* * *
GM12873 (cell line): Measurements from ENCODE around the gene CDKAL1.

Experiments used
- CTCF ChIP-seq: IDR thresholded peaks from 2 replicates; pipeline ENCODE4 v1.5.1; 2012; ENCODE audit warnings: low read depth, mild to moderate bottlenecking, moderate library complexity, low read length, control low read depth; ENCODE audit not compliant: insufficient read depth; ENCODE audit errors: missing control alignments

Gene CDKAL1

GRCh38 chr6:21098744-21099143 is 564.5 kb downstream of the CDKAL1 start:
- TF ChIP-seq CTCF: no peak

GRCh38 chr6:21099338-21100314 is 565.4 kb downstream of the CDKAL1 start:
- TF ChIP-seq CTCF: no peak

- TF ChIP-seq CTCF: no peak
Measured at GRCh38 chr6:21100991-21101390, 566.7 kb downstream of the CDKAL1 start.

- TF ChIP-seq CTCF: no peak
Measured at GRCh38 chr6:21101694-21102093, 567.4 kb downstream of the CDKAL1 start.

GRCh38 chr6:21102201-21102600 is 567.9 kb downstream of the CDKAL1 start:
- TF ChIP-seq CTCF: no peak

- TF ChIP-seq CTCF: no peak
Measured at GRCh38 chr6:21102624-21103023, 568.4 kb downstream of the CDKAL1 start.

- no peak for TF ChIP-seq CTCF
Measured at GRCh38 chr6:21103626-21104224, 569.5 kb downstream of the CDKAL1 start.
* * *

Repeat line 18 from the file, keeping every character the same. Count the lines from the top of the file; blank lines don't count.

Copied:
Measured at GRCh38 chr6:21103626-21104224, 569.5 kb downstream of the CDKAL1 start.